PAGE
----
I gained a lot from participating in the EIC. I was really happy when I first learned that I would be able to go to EIC. But, at the same time, I was worried whether or not my level of English would be sufficient. On Day 1 and 2 of the camp I was too nervous to raise my hand to answer questions. I wasn’t able to speak to the Camp Leaders very much either. But, after a Camp Leader read part of my diary and praised me on Day 2, I was able to enjoy the atmosphere of EIC. As a result of EIC I gained confidence in my English, enjoyed laughing with other participants and made new friends. As a result of my participation in EIC I also decided that I want to become an engineer in the future. I would like to converse with engineers from around the world and exchange ideas. English is definitely necessary to do that. Therefore, I plan on studying English at Kumon very hard so that I can express myself in detail in English. Before going to EIC my future dreams were not very clear but I did feel that I wanted to someday have a job that had an international aspect to it. I was also worried about my level of English. But EIC gave me confidence. I realized that I could speak English fairly well. This experience enabled me to begin to visualize my future. I really feel that I grew as a result of participating in the six-day camp. I am glad that I went to EIC.

Parent of Yukino Iwasa

I had many worries before sending our daughter to camp as well as while the camp was being held. I worried whether she would be able to speak English well enough, whether or not she would be lonely and how she would be feeling physically. But after I found the website with daily pictures and videos of the children having fun at EIC, I felt relieved. After coming home she told us a lot about the activities at the camp and I understood that she had had a very good time. She used English at the camp and learned at firsthand about many different countries. I feel that as a result of her participation she has been able to widen her horizons. I also noticed some change in the way she communicates. She seems to have lost her tentativeness and hesitancy when speaking. She often enjoys speaking to us in English while helping to make dinner. In closing, I would like to thank the Camp Leaders for their cheerful leadership at the EIC.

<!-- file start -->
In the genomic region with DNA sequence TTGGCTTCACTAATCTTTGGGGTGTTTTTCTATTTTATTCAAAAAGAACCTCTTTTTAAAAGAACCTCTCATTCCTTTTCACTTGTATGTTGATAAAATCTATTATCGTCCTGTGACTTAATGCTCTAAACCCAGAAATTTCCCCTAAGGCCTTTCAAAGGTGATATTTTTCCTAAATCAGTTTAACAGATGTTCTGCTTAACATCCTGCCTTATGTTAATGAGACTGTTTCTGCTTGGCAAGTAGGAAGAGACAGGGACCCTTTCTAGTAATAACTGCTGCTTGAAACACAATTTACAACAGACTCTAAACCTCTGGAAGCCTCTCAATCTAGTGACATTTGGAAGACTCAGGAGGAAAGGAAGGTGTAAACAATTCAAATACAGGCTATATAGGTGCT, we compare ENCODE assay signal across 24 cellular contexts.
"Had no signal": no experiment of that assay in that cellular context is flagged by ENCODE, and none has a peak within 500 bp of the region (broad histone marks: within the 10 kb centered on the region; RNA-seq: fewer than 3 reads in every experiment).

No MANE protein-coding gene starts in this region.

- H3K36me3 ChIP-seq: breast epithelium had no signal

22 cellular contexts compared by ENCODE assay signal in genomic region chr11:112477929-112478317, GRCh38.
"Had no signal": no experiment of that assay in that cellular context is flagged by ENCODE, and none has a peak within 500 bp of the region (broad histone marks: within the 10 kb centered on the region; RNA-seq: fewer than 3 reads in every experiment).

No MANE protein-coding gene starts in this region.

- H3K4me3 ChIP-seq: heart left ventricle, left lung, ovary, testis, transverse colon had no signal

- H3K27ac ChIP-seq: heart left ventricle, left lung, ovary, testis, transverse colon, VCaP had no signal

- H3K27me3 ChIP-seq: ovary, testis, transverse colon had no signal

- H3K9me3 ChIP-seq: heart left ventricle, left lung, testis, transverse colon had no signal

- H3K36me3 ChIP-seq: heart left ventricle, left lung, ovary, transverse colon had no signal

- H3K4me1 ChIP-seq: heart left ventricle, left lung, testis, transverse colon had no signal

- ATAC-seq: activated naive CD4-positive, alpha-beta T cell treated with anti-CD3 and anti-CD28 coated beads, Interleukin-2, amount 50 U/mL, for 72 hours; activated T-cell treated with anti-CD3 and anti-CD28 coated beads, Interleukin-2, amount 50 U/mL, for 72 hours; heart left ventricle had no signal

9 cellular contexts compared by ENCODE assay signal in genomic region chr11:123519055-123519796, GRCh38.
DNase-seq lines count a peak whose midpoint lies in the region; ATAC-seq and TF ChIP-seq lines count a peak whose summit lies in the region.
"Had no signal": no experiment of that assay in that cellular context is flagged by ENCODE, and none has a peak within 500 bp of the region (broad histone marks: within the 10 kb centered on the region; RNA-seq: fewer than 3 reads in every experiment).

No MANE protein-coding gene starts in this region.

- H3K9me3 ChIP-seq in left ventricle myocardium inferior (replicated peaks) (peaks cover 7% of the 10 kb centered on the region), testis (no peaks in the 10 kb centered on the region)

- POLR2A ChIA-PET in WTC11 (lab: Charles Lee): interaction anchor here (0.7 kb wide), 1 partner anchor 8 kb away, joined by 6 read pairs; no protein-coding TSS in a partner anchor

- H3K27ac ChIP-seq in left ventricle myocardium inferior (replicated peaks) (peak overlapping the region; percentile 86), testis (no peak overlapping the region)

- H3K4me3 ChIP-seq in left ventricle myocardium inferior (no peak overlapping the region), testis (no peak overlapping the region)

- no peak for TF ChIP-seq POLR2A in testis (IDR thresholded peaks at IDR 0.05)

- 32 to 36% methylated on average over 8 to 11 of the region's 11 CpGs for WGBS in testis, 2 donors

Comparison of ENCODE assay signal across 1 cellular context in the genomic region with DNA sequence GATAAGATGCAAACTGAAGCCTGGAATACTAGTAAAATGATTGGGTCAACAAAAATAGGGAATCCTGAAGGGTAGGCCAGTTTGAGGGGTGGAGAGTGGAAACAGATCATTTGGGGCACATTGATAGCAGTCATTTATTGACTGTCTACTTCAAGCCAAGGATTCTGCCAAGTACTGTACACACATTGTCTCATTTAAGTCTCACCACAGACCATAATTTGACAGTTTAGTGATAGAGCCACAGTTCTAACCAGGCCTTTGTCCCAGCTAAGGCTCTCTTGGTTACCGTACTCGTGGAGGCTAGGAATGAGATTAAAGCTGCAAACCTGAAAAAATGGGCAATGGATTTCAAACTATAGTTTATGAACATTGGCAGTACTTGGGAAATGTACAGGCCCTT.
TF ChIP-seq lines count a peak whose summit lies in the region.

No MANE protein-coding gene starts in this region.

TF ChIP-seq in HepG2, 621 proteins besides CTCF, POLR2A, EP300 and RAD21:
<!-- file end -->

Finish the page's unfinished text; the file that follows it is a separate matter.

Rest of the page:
Camp Leaders

Vea (Philippines)

The most precious thing about EIC is actually seeing the growth of every kid. I really saw how all the kids gradually gained confidence in speaking during the camp. I cannot thank everyone enough for trusting me and my abilities— I was able to do things that I did not think I could do. Just like the kids, I was also able to challenge myself and my own personal growth. EIC truly was an experience of a lifetime. The biggest lesson that I have learned in EIC is that if we truly believe and care about one another, and if we really work as one team, nothing is impossible.

Tin (Vietnam)

I just want to emphasize that what we are doing are very meaningful and beautiful. As Chiba sensei (UNESCO Former Deputy Assistant Director-General for Education) has told us that we are doing this for the future generation, and a better world. Therefore I will not stop reflecting and improving myself to be a better man I was than yesterday. I felt very humbled and inspired by all the talented and extraordinary CLs who gave everything they had for the enjoyment, the development, and happiness of the children. I am very proud to be an EIC member, and I shall keep this memory forever in my heart as it was the greatest experience and lesson in my life.